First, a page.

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Publication Date

April 2019


Kate Sablosky Elengold, Jess Dorrance, Julia Barnard, and David Ansong


MetLife Foundation

Higher education is widely considered to be a wise investment in the United States today. However, this belief may hide an inequality in students’ abilities to “convert on” a college degree, and the overwhelming impact high levels of student debt can have on financial well-being. We uncover previously un-discussed nuances in recent college graduates’ opinions about whether their degree was worth the cost.

There is a widely-held belief in America that higher education is a necessity to increase one’s economic prospects. Recent high school graduates and their parents are in nearly universal agreement that college is an investment in the student’s financial future; this sentiment extends to older and “non-traditional” populations seeking a college degree as well.

Indeed, there is strong evidence that a college degree will lead to greater economic benefits for graduates. But the data does not account for certain economic factors, including the relative value of certain degrees and institutions, the relative cost of higher education for individual students, and institutional bias and barriers that prevent college graduates from economic success post-college. Behind the numbers lies a more complicated calculation for assessing the value of education as well as significant variation in perceptions of how and if a degree has paid off.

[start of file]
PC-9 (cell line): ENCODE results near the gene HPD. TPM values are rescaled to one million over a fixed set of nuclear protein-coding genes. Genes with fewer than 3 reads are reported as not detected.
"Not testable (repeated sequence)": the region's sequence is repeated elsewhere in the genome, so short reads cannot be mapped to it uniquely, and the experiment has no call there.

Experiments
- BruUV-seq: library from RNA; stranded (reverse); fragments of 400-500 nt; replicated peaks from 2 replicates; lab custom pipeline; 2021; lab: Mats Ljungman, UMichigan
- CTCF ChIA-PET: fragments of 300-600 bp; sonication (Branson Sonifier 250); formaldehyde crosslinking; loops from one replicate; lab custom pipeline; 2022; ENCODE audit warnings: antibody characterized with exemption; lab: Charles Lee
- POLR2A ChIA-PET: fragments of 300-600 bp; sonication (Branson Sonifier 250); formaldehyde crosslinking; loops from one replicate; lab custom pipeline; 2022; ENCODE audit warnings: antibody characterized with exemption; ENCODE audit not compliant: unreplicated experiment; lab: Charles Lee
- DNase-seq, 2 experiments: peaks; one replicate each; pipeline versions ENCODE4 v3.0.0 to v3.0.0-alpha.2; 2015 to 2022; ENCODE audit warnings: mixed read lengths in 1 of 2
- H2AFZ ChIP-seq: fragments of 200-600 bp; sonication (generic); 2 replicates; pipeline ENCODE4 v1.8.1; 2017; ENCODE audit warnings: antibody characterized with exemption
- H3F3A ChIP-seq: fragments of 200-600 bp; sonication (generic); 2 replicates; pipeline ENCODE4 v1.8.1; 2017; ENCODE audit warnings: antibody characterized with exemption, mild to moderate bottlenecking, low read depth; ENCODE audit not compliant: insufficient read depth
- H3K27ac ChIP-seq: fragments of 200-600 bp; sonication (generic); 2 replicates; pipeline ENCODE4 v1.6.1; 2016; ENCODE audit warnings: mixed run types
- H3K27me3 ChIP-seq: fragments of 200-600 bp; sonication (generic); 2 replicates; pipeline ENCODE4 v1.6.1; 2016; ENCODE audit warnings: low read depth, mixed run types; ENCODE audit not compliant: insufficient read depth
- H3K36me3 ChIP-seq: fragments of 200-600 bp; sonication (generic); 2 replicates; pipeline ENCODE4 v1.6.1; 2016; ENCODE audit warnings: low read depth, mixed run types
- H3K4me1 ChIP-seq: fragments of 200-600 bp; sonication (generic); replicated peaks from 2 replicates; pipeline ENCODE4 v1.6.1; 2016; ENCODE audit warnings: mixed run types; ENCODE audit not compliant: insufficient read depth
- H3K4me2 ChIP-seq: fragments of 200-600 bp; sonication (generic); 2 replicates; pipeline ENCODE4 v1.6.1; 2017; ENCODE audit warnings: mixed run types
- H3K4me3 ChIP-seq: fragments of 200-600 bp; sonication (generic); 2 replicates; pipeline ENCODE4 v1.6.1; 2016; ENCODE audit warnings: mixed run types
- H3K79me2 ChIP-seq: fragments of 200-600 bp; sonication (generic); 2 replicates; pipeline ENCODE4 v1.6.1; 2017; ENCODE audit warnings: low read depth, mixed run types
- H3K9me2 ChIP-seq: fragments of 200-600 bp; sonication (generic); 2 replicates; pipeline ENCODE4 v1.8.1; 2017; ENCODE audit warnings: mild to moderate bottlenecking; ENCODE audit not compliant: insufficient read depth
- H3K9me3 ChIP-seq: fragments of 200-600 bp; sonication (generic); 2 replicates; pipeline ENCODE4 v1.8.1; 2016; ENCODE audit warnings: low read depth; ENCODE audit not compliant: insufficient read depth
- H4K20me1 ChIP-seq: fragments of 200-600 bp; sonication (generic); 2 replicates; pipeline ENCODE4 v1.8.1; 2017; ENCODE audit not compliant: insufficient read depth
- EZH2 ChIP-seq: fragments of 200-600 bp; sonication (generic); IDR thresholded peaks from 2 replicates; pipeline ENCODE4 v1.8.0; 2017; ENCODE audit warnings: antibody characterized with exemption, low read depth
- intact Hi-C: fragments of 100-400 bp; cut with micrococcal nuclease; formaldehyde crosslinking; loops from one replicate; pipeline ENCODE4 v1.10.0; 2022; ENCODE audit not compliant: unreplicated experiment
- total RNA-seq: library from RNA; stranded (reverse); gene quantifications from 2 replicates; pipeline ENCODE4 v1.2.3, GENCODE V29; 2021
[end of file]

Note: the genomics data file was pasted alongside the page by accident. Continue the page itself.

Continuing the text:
Drawing upon 65 in-depth in-person interviews with individuals who attended a range of higher education institutions, this brief identifies themes and trends in the data and connects them to the larger literature on college access, affordability, and debt. The respondents in this study reflected on their decision to
seek higher education in terms of increased opportunity, increased access to high-paying jobs, and better economic outcomes. They offered a range of reactions, emotions, and descriptions regarding the value of their degree: there were conflicting sentiments both across respondents and even within the same interview.

Some were unsure it was worth it, especially when their education came with debtloads perceived as oppressive; in fact, the majority of our 65 respondents reported being unsatisfied with their current financial situation. Our qualitative analysis, however, offers a more nuanced insight than many existing studies, which ignore the intrinsic, non-pecuniary benefits that students receive from higher education. In our study, even those respondents who were disappointed by the economic effect of their college education found the experience invaluable overall.

Topics(s): Economic Mobility, Higher Education, Voices of Student Loan Borrowers